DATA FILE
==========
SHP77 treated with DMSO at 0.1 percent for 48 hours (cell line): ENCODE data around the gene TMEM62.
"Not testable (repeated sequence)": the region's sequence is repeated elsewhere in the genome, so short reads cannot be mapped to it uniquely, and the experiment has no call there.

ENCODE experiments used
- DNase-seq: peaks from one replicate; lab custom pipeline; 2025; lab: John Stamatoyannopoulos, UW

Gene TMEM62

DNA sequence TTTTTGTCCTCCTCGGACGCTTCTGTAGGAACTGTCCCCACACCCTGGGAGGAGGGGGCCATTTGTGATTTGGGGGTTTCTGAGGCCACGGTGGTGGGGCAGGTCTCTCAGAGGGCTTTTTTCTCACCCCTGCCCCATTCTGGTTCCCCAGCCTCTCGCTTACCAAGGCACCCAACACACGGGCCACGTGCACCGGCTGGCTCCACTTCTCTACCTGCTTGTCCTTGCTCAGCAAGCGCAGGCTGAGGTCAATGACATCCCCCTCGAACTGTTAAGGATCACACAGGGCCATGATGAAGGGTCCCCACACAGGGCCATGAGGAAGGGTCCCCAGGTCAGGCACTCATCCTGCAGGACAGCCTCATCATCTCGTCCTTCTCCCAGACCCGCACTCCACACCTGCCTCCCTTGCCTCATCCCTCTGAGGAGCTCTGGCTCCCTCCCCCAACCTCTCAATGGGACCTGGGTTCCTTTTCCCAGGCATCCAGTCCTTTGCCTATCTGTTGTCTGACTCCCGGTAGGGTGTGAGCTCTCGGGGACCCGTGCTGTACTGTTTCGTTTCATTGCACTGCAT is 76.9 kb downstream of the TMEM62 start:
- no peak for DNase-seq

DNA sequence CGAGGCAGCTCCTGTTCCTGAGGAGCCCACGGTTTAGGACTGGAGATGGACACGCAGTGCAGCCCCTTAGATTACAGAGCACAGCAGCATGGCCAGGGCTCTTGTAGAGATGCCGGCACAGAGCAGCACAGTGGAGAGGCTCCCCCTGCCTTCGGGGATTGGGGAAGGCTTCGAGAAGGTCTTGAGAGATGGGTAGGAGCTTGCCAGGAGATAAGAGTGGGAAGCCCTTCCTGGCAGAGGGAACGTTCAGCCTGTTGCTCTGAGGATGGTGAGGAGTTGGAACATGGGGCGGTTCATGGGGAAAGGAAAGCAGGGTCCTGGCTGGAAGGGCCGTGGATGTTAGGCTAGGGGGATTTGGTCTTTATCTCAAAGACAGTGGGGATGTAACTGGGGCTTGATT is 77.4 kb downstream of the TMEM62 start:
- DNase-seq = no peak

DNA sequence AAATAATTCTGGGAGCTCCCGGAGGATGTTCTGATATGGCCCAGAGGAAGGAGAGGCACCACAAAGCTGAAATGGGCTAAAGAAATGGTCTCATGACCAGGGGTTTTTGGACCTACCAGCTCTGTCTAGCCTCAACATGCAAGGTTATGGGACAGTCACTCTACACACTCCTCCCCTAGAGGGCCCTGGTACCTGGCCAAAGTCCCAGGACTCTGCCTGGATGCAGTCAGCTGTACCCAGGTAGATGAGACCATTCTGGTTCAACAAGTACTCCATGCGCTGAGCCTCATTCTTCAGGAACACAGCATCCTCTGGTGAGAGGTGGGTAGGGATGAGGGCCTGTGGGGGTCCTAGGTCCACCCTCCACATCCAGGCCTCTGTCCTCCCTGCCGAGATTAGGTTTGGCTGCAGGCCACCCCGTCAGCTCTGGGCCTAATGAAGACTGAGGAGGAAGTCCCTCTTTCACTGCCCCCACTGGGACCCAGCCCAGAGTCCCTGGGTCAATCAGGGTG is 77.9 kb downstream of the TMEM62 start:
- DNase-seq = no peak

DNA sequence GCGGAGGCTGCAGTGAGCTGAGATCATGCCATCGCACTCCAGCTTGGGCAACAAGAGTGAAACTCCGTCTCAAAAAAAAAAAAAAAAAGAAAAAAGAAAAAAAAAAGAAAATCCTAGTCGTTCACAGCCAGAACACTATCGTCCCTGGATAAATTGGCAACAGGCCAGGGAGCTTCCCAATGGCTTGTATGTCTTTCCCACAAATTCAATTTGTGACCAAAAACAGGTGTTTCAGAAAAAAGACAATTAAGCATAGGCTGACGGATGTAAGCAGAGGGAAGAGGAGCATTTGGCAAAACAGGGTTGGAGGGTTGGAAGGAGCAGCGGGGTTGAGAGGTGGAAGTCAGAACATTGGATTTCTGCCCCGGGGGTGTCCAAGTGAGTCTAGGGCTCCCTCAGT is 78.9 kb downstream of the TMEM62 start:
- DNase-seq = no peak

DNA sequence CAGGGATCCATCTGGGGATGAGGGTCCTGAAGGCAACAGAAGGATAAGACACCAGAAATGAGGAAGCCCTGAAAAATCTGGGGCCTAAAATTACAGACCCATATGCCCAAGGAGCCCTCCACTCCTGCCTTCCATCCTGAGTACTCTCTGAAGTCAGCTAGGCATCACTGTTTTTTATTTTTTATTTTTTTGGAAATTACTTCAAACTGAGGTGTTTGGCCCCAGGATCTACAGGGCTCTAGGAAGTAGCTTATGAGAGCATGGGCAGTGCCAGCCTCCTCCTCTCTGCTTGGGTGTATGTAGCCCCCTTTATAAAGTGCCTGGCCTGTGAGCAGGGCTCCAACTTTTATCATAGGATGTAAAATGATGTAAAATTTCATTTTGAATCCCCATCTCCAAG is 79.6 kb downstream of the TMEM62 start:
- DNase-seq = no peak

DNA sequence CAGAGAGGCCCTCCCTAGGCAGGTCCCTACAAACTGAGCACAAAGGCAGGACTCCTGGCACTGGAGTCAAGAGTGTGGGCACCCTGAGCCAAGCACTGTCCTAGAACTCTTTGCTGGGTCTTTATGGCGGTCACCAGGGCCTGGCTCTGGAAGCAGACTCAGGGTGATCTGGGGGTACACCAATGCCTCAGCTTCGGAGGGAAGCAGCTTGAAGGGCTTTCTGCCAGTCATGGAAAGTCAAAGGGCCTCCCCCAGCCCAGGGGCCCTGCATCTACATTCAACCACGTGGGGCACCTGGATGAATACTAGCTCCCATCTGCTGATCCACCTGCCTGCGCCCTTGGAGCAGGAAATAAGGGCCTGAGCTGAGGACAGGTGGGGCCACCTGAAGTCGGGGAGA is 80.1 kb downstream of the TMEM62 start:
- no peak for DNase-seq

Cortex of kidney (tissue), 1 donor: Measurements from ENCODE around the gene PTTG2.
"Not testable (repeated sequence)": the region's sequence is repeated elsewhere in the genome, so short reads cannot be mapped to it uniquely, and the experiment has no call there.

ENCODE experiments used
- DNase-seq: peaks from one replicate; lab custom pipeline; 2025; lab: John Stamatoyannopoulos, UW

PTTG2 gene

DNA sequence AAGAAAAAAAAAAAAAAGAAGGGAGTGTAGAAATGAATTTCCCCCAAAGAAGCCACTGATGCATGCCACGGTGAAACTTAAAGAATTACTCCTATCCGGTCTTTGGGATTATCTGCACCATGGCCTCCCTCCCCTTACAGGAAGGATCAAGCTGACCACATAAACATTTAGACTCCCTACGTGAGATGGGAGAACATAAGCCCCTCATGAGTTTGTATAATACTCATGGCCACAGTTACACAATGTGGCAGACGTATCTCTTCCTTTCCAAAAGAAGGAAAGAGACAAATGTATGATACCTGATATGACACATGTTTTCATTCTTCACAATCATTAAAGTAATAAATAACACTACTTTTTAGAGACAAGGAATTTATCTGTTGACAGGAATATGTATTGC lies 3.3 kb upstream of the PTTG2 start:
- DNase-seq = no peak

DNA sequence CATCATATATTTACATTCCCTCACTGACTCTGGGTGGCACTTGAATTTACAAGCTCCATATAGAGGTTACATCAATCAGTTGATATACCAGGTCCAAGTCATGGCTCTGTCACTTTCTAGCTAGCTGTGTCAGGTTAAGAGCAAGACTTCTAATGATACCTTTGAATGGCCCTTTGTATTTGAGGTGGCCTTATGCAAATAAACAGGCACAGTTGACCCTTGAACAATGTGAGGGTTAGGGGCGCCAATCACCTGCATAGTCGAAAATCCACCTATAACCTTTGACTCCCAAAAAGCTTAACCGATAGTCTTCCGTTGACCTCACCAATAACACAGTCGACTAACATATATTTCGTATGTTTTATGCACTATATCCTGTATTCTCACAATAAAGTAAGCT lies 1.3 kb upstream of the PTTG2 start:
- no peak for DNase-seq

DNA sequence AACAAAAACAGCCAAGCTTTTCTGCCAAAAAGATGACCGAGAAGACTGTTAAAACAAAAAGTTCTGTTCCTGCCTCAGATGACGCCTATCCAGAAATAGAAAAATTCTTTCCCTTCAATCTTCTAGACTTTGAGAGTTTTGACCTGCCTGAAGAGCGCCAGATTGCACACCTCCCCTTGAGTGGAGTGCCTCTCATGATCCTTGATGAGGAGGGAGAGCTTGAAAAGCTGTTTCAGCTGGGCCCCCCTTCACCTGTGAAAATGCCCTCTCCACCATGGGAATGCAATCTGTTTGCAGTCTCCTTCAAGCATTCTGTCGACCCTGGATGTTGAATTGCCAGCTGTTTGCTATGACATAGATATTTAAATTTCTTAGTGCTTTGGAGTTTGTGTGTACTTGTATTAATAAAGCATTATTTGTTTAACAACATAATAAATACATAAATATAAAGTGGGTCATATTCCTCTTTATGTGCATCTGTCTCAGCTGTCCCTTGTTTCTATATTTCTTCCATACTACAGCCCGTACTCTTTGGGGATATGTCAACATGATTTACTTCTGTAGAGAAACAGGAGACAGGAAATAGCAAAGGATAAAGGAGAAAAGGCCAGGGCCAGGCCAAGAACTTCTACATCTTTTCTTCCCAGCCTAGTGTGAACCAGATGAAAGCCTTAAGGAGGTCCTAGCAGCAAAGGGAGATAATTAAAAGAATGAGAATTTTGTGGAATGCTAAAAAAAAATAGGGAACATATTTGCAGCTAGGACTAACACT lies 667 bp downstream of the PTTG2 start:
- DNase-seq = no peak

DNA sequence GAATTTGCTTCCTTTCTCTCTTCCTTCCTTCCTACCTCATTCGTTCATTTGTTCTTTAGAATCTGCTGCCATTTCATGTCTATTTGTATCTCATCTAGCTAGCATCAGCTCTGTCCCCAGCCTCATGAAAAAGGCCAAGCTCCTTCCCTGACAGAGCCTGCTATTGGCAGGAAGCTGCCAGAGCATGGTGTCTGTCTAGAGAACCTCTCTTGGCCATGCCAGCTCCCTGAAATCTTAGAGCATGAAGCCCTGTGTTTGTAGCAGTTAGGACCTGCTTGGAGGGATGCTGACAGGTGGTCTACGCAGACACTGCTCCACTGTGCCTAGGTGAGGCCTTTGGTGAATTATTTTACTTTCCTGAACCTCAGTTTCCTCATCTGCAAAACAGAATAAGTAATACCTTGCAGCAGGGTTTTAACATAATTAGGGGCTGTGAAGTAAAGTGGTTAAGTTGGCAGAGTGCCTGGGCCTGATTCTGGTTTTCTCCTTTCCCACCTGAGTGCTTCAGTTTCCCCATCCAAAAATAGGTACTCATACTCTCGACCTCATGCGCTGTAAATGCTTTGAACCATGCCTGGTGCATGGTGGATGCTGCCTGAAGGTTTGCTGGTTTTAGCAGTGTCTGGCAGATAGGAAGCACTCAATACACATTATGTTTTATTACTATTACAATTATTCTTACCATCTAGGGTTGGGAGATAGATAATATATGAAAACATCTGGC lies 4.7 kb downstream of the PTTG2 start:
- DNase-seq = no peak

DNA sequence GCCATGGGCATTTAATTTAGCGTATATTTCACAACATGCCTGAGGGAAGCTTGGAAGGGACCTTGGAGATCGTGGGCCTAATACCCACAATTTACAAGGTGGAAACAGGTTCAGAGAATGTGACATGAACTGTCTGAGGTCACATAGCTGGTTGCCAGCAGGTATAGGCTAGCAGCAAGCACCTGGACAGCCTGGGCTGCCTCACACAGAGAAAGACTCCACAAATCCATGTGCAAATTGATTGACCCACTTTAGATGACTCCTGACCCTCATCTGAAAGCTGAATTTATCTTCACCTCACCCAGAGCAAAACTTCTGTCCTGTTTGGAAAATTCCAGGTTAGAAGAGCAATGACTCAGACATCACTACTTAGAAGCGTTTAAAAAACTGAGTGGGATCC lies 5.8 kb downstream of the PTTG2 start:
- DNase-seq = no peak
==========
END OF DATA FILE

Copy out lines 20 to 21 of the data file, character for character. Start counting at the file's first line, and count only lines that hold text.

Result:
ENCODE experiments used
- DNase-seq: peaks from one replicate; lab custom pipeline; 2025; lab: John Stamatoyannopoulos, UW